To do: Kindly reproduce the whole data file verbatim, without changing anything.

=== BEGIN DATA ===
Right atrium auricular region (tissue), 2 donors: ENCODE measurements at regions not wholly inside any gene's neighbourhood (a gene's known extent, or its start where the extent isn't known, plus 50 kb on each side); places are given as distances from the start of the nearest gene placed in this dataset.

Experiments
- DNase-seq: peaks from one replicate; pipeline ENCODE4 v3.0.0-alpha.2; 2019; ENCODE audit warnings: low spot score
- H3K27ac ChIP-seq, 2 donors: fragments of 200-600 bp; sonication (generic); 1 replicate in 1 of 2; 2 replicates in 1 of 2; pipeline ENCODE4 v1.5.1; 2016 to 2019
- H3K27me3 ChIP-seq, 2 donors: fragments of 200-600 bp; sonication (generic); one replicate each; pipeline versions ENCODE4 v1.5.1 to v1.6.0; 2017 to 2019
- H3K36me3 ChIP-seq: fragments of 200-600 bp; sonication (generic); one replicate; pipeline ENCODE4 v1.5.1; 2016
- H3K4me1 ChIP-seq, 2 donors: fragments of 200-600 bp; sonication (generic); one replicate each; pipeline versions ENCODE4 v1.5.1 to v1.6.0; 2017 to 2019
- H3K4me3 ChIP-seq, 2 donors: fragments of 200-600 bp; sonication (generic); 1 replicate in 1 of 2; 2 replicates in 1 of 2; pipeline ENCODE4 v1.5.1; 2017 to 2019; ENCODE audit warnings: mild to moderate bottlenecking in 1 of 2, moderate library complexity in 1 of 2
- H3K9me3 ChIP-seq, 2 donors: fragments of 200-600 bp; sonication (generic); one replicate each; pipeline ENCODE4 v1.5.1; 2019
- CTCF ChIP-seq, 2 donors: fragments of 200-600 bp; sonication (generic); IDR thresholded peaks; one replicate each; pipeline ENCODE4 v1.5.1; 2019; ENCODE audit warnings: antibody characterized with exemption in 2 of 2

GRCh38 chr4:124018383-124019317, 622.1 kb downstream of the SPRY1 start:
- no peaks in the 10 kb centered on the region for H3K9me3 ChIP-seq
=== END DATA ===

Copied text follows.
Right atrium auricular region (tissue), 2 donors: ENCODE measurements at regions not wholly inside any gene's neighbourhood (a gene's known extent, or its start where the extent isn't known, plus 50 kb on each side); places are given as distances from the start of the nearest gene placed in this dataset.

Experiments
- DNase-seq: peaks from one replicate; pipeline ENCODE4 v3.0.0-alpha.2; 2019; ENCODE audit warnings: low spot score
- H3K27ac ChIP-seq, 2 donors: fragments of 200-600 bp; sonication (generic); 1 replicate in 1 of 2; 2 replicates in 1 of 2; pipeline ENCODE4 v1.5.1; 2016 to 2019
- H3K27me3 ChIP-seq, 2 donors: fragments of 200-600 bp; sonication (generic); one replicate each; pipeline versions ENCODE4 v1.5.1 to v1.6.0; 2017 to 2019
- H3K36me3 ChIP-seq: fragments of 200-600 bp; sonication (generic); one replicate; pipeline ENCODE4 v1.5.1; 2016
- H3K4me1 ChIP-seq, 2 donors: fragments of 200-600 bp; sonication (generic); one replicate each; pipeline versions ENCODE4 v1.5.1 to v1.6.0; 2017 to 2019
- H3K4me3 ChIP-seq, 2 donors: fragments of 200-600 bp; sonication (generic); 1 replicate in 1 of 2; 2 replicates in 1 of 2; pipeline ENCODE4 v1.5.1; 2017 to 2019; ENCODE audit warnings: mild to moderate bottlenecking in 1 of 2, moderate library complexity in 1 of 2
- H3K9me3 ChIP-seq, 2 donors: fragments of 200-600 bp; sonication (generic); one replicate each; pipeline ENCODE4 v1.5.1; 2019
- CTCF ChIP-seq, 2 donors: fragments of 200-600 bp; sonication (generic); IDR thresholded peaks; one replicate each; pipeline ENCODE4 v1.5.1; 2019; ENCODE audit warnings: antibody characterized with exemption in 2 of 2

GRCh38 chr4:124018383-124019317, 622.1 kb downstream of the SPRY1 start:
- no peaks in the 10 kb centered on the region for H3K9me3 ChIP-seq